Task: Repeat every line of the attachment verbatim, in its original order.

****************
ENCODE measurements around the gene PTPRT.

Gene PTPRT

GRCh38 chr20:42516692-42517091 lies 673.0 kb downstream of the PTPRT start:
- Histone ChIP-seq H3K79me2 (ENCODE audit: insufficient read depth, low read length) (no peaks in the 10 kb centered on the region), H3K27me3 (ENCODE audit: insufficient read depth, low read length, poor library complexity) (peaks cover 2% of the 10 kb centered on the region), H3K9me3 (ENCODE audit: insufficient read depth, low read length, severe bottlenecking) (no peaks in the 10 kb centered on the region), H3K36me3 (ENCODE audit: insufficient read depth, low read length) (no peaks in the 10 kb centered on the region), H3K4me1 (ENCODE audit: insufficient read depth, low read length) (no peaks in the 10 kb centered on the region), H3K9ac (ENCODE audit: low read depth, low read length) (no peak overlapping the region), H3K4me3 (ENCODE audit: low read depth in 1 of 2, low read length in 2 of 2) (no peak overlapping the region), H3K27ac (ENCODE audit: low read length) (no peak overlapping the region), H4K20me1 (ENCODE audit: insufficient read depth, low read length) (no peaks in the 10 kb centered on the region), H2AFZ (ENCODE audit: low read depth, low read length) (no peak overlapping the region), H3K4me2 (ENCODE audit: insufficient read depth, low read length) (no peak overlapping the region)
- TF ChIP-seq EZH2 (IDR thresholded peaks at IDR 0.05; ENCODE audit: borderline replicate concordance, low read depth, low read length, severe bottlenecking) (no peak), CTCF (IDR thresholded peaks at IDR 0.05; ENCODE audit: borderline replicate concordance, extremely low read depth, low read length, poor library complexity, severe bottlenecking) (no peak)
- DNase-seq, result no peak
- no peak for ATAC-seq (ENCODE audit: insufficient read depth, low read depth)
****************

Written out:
ENCODE measurements around the gene PTPRT.

Gene PTPRT

GRCh38 chr20:42516692-42517091 lies 673.0 kb downstream of the PTPRT start:
- Histone ChIP-seq H3K79me2 (ENCODE audit: insufficient read depth, low read length) (no peaks in the 10 kb centered on the region), H3K27me3 (ENCODE audit: insufficient read depth, low read length, poor library complexity) (peaks cover 2% of the 10 kb centered on the region), H3K9me3 (ENCODE audit: insufficient read depth, low read length, severe bottlenecking) (no peaks in the 10 kb centered on the region), H3K36me3 (ENCODE audit: insufficient read depth, low read length) (no peaks in the 10 kb centered on the region), H3K4me1 (ENCODE audit: insufficient read depth, low read length) (no peaks in the 10 kb centered on the region), H3K9ac (ENCODE audit: low read depth, low read length) (no peak overlapping the region), H3K4me3 (ENCODE audit: low read depth in 1 of 2, low read length in 2 of 2) (no peak overlapping the region), H3K27ac (ENCODE audit: low read length) (no peak overlapping the region), H4K20me1 (ENCODE audit: insufficient read depth, low read length) (no peaks in the 10 kb centered on the region), H2AFZ (ENCODE audit: low read depth, low read length) (no peak overlapping the region), H3K4me2 (ENCODE audit: insufficient read depth, low read length) (no peak overlapping the region)
- TF ChIP-seq EZH2 (IDR thresholded peaks at IDR 0.05; ENCODE audit: borderline replicate concordance, low read depth, low read length, severe bottlenecking) (no peak), CTCF (IDR thresholded peaks at IDR 0.05; ENCODE audit: borderline replicate concordance, extremely low read depth, low read length, poor library complexity, severe bottlenecking) (no peak)
- DNase-seq, result no peak
- no peak for ATAC-seq (ENCODE audit: insufficient read depth, low read depth)